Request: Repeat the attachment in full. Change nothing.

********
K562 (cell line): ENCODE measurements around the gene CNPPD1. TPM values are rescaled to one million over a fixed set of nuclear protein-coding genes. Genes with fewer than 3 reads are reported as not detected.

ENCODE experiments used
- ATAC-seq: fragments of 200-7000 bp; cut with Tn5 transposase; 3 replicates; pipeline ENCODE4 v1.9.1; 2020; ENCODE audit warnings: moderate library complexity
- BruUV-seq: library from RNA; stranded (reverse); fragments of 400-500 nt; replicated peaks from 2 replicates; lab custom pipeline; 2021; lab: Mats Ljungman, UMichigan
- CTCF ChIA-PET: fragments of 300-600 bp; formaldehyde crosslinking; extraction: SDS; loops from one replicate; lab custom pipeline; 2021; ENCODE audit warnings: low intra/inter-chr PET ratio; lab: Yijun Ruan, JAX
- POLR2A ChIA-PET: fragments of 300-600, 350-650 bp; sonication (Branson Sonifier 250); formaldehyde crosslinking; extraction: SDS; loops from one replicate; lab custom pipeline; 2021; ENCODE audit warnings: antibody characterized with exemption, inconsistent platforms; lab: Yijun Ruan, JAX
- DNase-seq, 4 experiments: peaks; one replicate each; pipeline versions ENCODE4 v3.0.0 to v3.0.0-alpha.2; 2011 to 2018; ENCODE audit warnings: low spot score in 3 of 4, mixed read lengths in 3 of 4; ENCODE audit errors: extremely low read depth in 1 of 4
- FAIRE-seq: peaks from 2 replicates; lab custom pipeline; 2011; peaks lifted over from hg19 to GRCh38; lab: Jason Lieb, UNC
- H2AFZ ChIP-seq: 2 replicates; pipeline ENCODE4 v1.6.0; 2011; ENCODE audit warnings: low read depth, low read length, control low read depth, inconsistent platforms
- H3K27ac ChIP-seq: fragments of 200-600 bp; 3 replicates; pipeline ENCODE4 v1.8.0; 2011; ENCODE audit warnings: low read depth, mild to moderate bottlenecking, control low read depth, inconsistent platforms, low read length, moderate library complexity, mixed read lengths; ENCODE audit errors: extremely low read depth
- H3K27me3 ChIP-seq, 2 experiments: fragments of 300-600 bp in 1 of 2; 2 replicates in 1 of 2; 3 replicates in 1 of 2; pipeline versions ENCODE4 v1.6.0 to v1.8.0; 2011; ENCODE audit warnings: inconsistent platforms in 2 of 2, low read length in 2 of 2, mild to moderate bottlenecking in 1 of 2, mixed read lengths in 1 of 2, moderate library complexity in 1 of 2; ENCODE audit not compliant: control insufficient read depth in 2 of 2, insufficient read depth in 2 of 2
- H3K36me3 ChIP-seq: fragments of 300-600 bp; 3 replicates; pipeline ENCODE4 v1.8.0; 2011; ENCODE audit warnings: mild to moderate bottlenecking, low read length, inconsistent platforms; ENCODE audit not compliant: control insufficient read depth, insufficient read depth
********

K562 (cell line): ENCODE measurements around the gene CNPPD1. TPM values are rescaled to one million over a fixed set of nuclear protein-coding genes. Genes with fewer than 3 reads are reported as not detected.

ENCODE experiments used
- ATAC-seq: fragments of 200-7000 bp; cut with Tn5 transposase; 3 replicates; pipeline ENCODE4 v1.9.1; 2020; ENCODE audit warnings: moderate library complexity
- BruUV-seq: library from RNA; stranded (reverse); fragments of 400-500 nt; replicated peaks from 2 replicates; lab custom pipeline; 2021; lab: Mats Ljungman, UMichigan
- CTCF ChIA-PET: fragments of 300-600 bp; formaldehyde crosslinking; extraction: SDS; loops from one replicate; lab custom pipeline; 2021; ENCODE audit warnings: low intra/inter-chr PET ratio; lab: Yijun Ruan, JAX
- POLR2A ChIA-PET: fragments of 300-600, 350-650 bp; sonication (Branson Sonifier 250); formaldehyde crosslinking; extraction: SDS; loops from one replicate; lab custom pipeline; 2021; ENCODE audit warnings: antibody characterized with exemption, inconsistent platforms; lab: Yijun Ruan, JAX
- DNase-seq, 4 experiments: peaks; one replicate each; pipeline versions ENCODE4 v3.0.0 to v3.0.0-alpha.2; 2011 to 2018; ENCODE audit warnings: low spot score in 3 of 4, mixed read lengths in 3 of 4; ENCODE audit errors: extremely low read depth in 1 of 4
- FAIRE-seq: peaks from 2 replicates; lab custom pipeline; 2011; peaks lifted over from hg19 to GRCh38; lab: Jason Lieb, UNC
- H2AFZ ChIP-seq: 2 replicates; pipeline ENCODE4 v1.6.0; 2011; ENCODE audit warnings: low read depth, low read length, control low read depth, inconsistent platforms
- H3K27ac ChIP-seq: fragments of 200-600 bp; 3 replicates; pipeline ENCODE4 v1.8.0; 2011; ENCODE audit warnings: low read depth, mild to moderate bottlenecking, control low read depth, inconsistent platforms, low read length, moderate library complexity, mixed read lengths; ENCODE audit errors: extremely low read depth
- H3K27me3 ChIP-seq, 2 experiments: fragments of 300-600 bp in 1 of 2; 2 replicates in 1 of 2; 3 replicates in 1 of 2; pipeline versions ENCODE4 v1.6.0 to v1.8.0; 2011; ENCODE audit warnings: inconsistent platforms in 2 of 2, low read length in 2 of 2, mild to moderate bottlenecking in 1 of 2, mixed read lengths in 1 of 2, moderate library complexity in 1 of 2; ENCODE audit not compliant: control insufficient read depth in 2 of 2, insufficient read depth in 2 of 2
- H3K36me3 ChIP-seq: fragments of 300-600 bp; 3 replicates; pipeline ENCODE4 v1.8.0; 2011; ENCODE audit warnings: mild to moderate bottlenecking, low read length, inconsistent platforms; ENCODE audit not compliant: control insufficient read depth, insufficient read depth